school-age child

Gender gap in spatial ability can be reduced through training

October, 2010

Male superiority in mental rotation is the most-cited gender difference in cognitive abilities. A new study shows that the difference can be eliminated in 6-year-olds after a mere 8 weeks.

Following a monkey study that found training in spatial memory could raise females to the level of males, and human studies suggesting the video games might help reduce gender differences in spatial processing (see below for these), a new study shows that training in spatial skills can eliminate the gender difference in young children. Spatial ability, along with verbal skills, is one of the two most-cited cognitive differences between the sexes, for the reason that these two appear to be the most robust.

This latest study involved 116 first graders, half of whom were put in a training program that focused on expanding working memory, perceiving spatial information as a whole rather than concentrating on details, and thinking about spatial geometric pictures from different points of view. The other children took part in a substitute training program, as a control group. Initial gender differences in spatial ability disappeared for those who had been in the spatial training group after only eight weekly sessions.

Previously:

A study of 90 adult rhesus monkeys found young-adult males had better spatial memory than females, but peaked early. By old age, male and female monkeys had about the same performance. This finding is consistent with reports suggesting that men show greater age-related cognitive decline relative to women. A second study of 22 rhesus monkeys showed that in young adulthood, simple spatial-memory training did not help males but dramatically helped females, raising their performance to the level of young-adult males and wiping out the gender gap.

Another study showing that expert video gamers have improved mental rotation skills, visual and spatial memory, and multitasking skills has led researchers to conclude that training with video games may serve to reduce gender differences in visual and spatial processing, and some of the cognitive declines that come with aging.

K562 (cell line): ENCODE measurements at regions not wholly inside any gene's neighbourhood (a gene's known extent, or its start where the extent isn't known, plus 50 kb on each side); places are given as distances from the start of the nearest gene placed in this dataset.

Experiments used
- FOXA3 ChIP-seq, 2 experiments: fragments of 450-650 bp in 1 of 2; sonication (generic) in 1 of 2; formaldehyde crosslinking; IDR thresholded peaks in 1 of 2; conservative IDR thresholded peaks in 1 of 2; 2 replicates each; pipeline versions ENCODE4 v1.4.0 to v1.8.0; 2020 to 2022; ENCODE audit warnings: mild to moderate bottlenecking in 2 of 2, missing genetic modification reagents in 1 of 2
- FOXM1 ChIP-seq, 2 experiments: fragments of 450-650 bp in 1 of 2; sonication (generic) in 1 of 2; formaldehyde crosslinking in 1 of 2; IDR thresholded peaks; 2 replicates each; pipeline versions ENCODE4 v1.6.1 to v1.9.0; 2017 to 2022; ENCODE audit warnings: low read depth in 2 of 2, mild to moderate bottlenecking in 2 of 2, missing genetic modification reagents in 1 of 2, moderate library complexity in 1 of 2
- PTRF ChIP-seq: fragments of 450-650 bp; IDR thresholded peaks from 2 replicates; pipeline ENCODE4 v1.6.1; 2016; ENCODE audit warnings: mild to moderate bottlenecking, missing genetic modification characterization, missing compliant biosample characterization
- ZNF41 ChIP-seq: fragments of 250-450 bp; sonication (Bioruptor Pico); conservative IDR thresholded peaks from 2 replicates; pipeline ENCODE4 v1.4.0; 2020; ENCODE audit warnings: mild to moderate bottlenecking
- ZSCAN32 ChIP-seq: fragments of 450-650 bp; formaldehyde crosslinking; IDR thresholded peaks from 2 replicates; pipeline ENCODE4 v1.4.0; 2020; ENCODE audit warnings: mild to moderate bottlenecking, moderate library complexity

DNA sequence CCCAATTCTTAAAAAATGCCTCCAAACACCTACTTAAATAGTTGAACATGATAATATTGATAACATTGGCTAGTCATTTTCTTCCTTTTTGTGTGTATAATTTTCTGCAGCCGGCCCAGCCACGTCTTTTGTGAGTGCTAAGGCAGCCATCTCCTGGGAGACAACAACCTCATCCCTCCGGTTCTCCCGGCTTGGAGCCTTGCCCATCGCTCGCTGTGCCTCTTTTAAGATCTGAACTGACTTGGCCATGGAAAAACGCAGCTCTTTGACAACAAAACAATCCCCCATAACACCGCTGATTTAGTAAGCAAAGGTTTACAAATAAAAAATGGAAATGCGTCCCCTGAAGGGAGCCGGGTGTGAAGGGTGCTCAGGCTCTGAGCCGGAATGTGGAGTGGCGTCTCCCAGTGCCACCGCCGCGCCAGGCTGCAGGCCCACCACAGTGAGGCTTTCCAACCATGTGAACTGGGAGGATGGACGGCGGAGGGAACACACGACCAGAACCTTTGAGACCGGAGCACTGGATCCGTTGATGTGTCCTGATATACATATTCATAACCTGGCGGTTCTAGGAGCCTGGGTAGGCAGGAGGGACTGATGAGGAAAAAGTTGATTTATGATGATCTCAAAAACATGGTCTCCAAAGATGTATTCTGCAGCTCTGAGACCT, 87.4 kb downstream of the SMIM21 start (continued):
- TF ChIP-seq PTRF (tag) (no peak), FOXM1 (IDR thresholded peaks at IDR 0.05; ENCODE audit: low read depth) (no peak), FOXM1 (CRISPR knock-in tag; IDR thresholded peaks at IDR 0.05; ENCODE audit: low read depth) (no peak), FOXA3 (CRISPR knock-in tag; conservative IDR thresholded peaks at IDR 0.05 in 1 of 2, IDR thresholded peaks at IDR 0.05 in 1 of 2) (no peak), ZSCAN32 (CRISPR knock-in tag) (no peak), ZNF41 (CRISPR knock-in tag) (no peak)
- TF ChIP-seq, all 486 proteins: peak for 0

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Physical fitness improves memory in children

October, 2010

More evidence for the benefits of physical exercise for cognition, this time involving 9-10 year old children.

Brain imaging of 49 children aged 9-10 has found that those who were physically fit had a hippocampus significantly bigger (around 12%) than those who were not fit. Animal studies and those with older adults have shown that aerobic exercise increases the growth of new brain cells in the hippocampus. Physical fitness was measured by how efficiently the children used oxygen while running on a treadmill. Fitter children also did better on tests of relational (but not item) memory, and this association was directly mediated by hippocampal volume.

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Manganese in drinking water may impair children's intellectual abilities

October, 2010

The ‘safe’ levels of manganese in water may need to be revisited after a study finds school-age children with high levels of manganese in their tap water have significantly lower IQs.

Manganese exposure in the workplace is known to have neurotoxic effects, but manganese occurs naturally in soil and sometimes in groundwater. One region where the groundwater contains naturally high levels of manganese is Quebec. A study involving 362 Quebec children, aged 6-13, has measured both the concentrations of metals (manganese, iron, copper, lead, zinc, arsenic, magnesium and calcium) in their tap water, and their cognitive abilities.

Although manganese concentrations were well below current guidelines, the average IQ of those whose tap water was in the upper 20% was 6.2 points below children whose water contained little or no manganese. The association was more marked for Performance IQ than Verbal IQ (Performance IQ reflects perceptual organization and processing speed). The analysis took into account factors such as family income, maternal intelligence, maternal education, and the presence of other metals in the water. No association was found between manganese in their food and IQ.

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Childhood cancer survivors show sustained benefit from common ADHD medication

October, 2010

Ritalin helps some survivors of childhood cancer with attention problems.

Many survivors of childhood cancer experience cognitive problems as a result of their treatment. The drug methylphenidate (marketed under several names, the best known of which is Ritalin) has previously been shown to help attention problems in such survivors in the short term. Now a new study demonstrates that it can also be of benefit in the long term.

The study tested attention, social skills and behavior in survivors who had been on the drug for a year, comparing them to a similar group of unmedicated survivors. Although the drug did not lead to a significant gain in measured academic skills in math, reading and spelling, many did show improvements to attention that put them back in the normal range.